So far as I could see I got nowhere at all. A couple of years later, however, I bumped into him again – only to discover, to my great surprise, that he was in training for the ministry! He declared that he had ‘never been able to get what I said out of his mind.’ Truly, we never know what we are sowing: all that matters is that we keep sowing!

The yielded heart

The whole demeanour of one who sows is that they spread their hands open wide. It is the opposite of the bunching their fists up and grasping everything tightly. Nearly forty years ago the Lord called me to donate a legacy that had been stored up for me to support the work of God in the persecuted Church in Eastern Europe and North Korea. The amount would have gone a long way to purchasing a small house some years later when the time came that I needed it, but I had cast that seed to the Ruach breath of God. Over the years, God has given back in utterly unforeseen ways – not least in the whole matter of housing!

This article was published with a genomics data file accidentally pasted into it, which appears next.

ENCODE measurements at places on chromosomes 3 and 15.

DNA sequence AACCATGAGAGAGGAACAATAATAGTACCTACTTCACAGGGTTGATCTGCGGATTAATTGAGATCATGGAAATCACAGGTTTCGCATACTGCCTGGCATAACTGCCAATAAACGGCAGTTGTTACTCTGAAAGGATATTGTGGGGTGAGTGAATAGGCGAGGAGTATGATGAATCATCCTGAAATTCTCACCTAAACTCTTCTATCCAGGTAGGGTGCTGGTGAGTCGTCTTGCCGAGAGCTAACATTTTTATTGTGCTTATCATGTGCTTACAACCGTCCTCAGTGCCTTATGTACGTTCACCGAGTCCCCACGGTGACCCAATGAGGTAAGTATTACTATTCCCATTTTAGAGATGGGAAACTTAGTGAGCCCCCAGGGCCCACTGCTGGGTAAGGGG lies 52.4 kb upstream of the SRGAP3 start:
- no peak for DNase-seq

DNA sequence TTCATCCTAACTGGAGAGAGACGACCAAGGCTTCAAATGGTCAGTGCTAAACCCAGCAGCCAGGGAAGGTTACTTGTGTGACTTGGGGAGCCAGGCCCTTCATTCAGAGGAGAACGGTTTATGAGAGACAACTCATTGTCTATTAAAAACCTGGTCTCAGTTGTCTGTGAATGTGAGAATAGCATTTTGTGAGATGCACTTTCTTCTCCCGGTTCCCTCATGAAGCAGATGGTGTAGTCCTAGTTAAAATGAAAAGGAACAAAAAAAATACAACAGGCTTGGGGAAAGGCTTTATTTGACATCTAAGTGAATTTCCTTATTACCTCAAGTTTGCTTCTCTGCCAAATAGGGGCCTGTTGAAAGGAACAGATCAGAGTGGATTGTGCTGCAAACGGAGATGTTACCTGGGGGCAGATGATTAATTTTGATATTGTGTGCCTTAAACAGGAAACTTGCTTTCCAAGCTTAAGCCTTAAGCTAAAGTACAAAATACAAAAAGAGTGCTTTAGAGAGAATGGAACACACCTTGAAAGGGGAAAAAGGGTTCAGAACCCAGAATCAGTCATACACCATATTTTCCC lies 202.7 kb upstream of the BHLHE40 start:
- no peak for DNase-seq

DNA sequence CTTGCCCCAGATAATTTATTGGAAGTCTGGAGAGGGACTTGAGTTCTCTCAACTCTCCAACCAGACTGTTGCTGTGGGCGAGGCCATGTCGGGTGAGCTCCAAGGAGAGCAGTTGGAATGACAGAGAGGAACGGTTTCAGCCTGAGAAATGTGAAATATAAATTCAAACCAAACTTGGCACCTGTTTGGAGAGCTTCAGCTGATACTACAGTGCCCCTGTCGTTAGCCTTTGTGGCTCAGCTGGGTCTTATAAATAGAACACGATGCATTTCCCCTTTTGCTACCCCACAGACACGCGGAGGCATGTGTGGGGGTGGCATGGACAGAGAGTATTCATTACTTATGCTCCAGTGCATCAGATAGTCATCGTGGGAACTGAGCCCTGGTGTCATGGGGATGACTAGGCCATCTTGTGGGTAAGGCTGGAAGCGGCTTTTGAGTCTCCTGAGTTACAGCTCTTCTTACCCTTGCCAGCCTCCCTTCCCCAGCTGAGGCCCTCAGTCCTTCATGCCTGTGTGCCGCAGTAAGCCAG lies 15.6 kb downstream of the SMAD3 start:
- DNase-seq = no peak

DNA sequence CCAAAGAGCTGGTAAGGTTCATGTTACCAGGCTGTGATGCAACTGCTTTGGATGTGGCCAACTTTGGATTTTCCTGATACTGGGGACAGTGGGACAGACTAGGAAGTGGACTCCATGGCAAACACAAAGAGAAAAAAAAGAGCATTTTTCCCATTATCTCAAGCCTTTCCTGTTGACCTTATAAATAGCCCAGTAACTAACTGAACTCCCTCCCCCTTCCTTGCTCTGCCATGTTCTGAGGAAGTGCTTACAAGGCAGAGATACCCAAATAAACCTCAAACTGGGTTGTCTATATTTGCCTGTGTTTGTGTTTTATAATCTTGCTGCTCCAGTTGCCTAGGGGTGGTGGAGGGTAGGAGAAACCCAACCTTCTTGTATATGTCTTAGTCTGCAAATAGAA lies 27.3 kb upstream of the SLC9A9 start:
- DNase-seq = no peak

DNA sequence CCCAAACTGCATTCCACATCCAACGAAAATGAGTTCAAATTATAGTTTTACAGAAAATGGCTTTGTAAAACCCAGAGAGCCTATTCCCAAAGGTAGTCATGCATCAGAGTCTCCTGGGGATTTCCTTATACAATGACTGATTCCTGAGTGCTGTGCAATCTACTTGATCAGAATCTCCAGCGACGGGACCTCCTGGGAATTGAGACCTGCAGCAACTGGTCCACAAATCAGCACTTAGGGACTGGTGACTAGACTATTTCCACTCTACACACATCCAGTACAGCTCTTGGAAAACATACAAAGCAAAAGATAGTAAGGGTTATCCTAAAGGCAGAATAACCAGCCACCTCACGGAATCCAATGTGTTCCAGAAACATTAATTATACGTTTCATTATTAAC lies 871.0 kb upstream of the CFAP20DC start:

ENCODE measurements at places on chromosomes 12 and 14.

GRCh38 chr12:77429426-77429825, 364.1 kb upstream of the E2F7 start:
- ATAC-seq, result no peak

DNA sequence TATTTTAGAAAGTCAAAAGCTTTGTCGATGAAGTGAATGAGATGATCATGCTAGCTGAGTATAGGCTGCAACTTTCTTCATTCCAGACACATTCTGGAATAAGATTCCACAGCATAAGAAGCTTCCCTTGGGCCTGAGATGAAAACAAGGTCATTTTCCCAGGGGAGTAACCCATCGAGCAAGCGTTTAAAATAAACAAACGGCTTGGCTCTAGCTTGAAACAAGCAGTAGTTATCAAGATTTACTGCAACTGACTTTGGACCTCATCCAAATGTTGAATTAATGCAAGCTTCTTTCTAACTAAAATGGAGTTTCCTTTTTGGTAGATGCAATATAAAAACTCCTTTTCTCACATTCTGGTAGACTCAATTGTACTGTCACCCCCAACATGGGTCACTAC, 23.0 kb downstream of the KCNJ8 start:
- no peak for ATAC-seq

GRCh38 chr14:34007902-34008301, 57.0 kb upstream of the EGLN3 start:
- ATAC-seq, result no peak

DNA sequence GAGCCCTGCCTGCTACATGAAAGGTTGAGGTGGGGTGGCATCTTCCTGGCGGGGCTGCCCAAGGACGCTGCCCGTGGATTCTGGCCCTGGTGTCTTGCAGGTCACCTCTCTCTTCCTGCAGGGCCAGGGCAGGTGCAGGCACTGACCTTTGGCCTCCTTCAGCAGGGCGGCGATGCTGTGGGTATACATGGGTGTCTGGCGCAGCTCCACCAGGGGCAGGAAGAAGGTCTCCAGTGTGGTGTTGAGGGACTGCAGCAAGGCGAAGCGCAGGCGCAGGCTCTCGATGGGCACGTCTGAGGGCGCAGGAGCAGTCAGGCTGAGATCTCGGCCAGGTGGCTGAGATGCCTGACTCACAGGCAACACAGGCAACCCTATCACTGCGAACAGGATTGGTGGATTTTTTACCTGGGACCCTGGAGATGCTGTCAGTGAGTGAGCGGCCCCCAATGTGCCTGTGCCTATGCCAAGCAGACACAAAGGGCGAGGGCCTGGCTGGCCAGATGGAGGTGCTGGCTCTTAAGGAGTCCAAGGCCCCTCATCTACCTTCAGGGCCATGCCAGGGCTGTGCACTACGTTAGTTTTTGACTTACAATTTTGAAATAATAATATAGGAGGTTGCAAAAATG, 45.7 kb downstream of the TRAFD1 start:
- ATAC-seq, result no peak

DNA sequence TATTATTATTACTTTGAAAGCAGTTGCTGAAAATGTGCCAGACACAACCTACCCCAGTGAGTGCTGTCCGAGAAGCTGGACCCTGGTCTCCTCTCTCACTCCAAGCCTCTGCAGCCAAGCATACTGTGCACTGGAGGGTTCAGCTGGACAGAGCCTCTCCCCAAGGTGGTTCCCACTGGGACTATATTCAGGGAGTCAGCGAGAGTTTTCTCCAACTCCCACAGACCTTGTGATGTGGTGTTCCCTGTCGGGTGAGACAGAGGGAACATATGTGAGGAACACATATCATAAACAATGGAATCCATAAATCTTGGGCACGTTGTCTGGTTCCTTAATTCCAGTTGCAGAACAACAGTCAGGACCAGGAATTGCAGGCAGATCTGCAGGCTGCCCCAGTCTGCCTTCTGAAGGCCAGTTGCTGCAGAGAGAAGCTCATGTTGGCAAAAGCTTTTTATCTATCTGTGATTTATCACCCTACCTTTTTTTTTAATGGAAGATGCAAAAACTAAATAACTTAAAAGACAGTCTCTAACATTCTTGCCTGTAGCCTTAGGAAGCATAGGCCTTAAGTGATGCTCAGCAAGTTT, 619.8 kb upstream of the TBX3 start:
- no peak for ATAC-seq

You can probably think of similar things yourself. By contrast, in Proverbs 30:15, we find a vivid picture of the opposite: a striking comparison with leeches that never have enough, but always want more.

Many of you reading this have been immensely thoughtful and generous in the ways that you ‘cast your bread.’ Jesus greatly honours the fact that you have made, and are making the effort to share what He has given, whether it be much or little in human terms. In the history of the Church, the percentage of those who have been in a position to make significant financial investments has always been a small minority (‘not many of you,’ as Paul puts it in 1 Corinthians 1:26)! Praise God for the massive amount of good that faithful stewards are used to bring about, all because they are determined to harness Mammon for Kingdom purposes, rather than allowing the spirit of Mammon to dominate and contaminate their lives. (Matt.6:19-21; Luke 12:15, 21; 18:23-25).